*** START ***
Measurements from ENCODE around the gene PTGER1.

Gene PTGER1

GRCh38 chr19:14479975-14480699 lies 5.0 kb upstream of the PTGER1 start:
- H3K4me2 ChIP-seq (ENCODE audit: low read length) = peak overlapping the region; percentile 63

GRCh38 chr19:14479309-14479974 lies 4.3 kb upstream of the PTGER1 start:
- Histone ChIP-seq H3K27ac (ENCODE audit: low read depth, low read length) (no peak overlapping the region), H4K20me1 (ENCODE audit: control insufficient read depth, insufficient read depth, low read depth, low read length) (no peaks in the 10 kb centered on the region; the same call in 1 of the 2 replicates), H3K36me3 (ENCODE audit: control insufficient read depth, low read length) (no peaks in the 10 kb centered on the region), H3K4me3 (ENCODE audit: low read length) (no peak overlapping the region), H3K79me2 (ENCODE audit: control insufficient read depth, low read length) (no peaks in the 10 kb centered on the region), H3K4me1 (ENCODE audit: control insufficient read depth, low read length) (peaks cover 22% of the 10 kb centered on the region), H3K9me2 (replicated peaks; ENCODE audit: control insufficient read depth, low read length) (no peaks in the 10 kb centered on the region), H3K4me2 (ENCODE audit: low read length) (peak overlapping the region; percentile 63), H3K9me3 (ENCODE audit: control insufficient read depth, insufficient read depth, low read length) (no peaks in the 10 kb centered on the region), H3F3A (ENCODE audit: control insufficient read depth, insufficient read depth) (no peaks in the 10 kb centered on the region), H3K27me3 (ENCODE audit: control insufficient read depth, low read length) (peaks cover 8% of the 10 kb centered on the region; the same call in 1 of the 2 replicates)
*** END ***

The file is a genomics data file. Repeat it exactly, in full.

Measurements from ENCODE around the gene PTGER1.

Gene PTGER1

GRCh38 chr19:14479975-14480699 lies 5.0 kb upstream of the PTGER1 start:
- H3K4me2 ChIP-seq (ENCODE audit: low read length) = peak overlapping the region; percentile 63

GRCh38 chr19:14479309-14479974 lies 4.3 kb upstream of the PTGER1 start:
- Histone ChIP-seq H3K27ac (ENCODE audit: low read depth, low read length) (no peak overlapping the region), H4K20me1 (ENCODE audit: control insufficient read depth, insufficient read depth, low read depth, low read length) (no peaks in the 10 kb centered on the region; the same call in 1 of the 2 replicates), H3K36me3 (ENCODE audit: control insufficient read depth, low read length) (no peaks in the 10 kb centered on the region), H3K4me3 (ENCODE audit: low read length) (no peak overlapping the region), H3K79me2 (ENCODE audit: control insufficient read depth, low read length) (no peaks in the 10 kb centered on the region), H3K4me1 (ENCODE audit: control insufficient read depth, low read length) (peaks cover 22% of the 10 kb centered on the region), H3K9me2 (replicated peaks; ENCODE audit: control insufficient read depth, low read length) (no peaks in the 10 kb centered on the region), H3K4me2 (ENCODE audit: low read length) (peak overlapping the region; percentile 63), H3K9me3 (ENCODE audit: control insufficient read depth, insufficient read depth, low read length) (no peaks in the 10 kb centered on the region), H3F3A (ENCODE audit: control insufficient read depth, insufficient read depth) (no peaks in the 10 kb centered on the region), H3K27me3 (ENCODE audit: control insufficient read depth, low read length) (peaks cover 8% of the 10 kb centered on the region; the same call in 1 of the 2 replicates)